Using intermittent fasting in the hopes of losing weight, could be harmful according to experts.
A study published this week in the New England Journal of Medicine found that the intermittent fasting trend is no more effective than traditional calorie counting.
Researchers found that intermittent fasting — or time-restricted eating, sometimes for up to 18 hours, aiming to shed pounds — did not actually lead to any more weight loss for obese people than daily calorie caps.
A regimen of time-restricted eating was not more beneficial with regard to reduction in body weight, body fat or metabolic risk factors than daily calorie restriction.
It’s not the first time intermittent fasting, which often sees dieters forgoing food and eating only in a 6- or 8-hour window, has been lambasted for being a dieting dud.
A 2020 study by researchers from the University of California at San Francisco found that, compared to people who ate normally, fasters only lost a half-pound more in 12 weeks.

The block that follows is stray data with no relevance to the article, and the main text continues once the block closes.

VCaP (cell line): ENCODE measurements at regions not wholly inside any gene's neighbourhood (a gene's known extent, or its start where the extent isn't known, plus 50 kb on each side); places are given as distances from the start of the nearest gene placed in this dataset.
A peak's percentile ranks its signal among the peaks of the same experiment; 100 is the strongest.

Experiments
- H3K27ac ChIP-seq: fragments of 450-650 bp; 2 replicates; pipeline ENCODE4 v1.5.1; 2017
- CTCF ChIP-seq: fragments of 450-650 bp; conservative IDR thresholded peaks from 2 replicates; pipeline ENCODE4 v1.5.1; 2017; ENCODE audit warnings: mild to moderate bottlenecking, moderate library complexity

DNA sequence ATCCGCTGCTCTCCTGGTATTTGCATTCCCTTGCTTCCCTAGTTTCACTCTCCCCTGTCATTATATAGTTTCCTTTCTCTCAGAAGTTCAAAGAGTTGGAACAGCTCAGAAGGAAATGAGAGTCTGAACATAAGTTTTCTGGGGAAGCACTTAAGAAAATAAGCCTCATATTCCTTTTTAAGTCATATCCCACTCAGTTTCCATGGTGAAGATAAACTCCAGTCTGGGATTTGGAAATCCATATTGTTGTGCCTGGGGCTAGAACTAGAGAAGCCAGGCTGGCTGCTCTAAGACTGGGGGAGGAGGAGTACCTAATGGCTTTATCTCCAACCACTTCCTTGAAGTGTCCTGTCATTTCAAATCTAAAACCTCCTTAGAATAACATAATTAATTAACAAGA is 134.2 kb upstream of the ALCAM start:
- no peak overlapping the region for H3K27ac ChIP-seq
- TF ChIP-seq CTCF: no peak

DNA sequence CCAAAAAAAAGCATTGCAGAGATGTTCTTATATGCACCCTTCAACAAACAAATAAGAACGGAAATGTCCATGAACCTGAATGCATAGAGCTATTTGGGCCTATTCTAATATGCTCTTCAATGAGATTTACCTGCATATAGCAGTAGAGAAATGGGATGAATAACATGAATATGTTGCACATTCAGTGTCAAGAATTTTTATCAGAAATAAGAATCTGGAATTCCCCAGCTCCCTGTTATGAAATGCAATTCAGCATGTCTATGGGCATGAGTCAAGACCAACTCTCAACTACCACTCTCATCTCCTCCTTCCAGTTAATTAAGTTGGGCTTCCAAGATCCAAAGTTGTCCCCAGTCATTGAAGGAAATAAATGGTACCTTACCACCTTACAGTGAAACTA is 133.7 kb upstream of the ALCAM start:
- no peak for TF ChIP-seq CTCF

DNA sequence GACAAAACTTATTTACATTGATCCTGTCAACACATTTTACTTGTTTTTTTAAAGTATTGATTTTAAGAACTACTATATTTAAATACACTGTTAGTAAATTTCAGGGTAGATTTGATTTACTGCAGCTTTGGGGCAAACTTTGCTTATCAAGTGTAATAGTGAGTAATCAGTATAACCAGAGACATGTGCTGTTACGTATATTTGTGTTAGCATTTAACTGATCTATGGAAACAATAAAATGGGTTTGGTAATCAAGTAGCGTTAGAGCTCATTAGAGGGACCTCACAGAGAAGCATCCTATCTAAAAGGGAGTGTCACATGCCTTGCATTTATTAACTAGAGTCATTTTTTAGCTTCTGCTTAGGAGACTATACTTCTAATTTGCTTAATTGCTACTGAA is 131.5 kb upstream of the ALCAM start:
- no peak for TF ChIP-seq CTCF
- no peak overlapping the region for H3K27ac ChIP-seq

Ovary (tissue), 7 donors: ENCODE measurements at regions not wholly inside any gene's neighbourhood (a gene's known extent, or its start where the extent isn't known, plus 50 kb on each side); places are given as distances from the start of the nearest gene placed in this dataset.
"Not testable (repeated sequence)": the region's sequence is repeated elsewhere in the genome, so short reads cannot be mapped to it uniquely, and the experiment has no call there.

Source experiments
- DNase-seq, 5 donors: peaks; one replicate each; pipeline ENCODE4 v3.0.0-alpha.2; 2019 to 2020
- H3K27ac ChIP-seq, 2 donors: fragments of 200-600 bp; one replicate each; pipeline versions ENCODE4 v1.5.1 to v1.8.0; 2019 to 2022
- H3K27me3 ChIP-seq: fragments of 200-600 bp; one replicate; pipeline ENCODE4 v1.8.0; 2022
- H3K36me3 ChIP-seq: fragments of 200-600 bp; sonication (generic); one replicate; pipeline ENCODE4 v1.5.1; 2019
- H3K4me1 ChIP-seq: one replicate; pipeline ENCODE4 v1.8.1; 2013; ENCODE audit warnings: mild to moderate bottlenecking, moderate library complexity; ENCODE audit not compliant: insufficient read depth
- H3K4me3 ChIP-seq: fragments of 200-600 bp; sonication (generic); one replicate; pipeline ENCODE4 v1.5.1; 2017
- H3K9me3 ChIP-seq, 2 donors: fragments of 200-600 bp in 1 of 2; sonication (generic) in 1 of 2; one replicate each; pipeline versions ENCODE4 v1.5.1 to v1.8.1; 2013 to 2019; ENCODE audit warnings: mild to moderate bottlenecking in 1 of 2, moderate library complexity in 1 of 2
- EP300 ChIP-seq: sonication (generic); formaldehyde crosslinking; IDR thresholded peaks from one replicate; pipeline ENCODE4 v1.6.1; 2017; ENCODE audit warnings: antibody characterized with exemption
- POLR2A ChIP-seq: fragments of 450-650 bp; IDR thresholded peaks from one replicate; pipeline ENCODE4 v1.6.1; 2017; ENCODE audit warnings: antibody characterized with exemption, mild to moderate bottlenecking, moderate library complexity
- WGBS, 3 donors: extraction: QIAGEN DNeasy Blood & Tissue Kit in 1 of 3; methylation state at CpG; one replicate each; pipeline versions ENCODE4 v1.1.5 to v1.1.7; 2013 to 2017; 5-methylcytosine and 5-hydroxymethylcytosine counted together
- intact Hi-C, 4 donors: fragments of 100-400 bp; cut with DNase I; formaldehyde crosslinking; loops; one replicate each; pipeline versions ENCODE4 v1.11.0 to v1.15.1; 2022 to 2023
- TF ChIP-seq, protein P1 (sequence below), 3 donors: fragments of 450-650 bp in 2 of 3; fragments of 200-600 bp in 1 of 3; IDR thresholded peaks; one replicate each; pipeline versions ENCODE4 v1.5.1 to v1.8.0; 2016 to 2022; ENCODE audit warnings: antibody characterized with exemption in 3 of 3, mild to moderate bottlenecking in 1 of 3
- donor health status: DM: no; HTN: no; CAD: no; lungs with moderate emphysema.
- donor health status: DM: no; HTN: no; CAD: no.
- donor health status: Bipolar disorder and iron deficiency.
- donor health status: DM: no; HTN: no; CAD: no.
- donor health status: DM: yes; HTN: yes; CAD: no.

For the latest study, researchers from Southern Medical University in Guangzhou, China, followed 139 patients with obesity.
They were giving some calorie restriction as well as time-restricted eating — only between 8 a.m. and 4 p.m.
While others with daily calorie restriction alone for 12 months.
Both groups were instructed to eat a balanced diet — 1,500 to 1,800 calories per day for men and 1,200 to 1,500 calories for women.
While some weight was lost — about 14 to 18 kilos on average for both groups.
It was hardly a stark difference between the time-restricted group and the calorie-counting subjects.
Plus, there wasn’t much of a difference in BMI, waist circumference, body fat or metabolic risk factors, either.
Changes in weight were not significantly different in the two groups at the 12-month assessment.
While there has been some positive, but mixed, research about intermittent fasting regarding longevity or type 2 diabetes patients.
However, many who have dabbled with the popularized diet have criticized the practice for nearly ruining their lives and causing debilitating eating disorders.
The diet can lead to severe anorexia and orthorexia, or an obsessive focus on eating in a healthy way.
It’s a wolf in sheep’s clothing.
Eating disorder treatment clinic Center for Discovery agreed, warning that fasting can indeed work, but it comes with consequences.
Yes, it is possible to lose calories, fat and weight from this popular diet.
However, it is also possible to quickly gain the weight back, develop low energy stores which can result in a depressed mood, have problems sleeping and even develop organ damage if the fasting is extreme.
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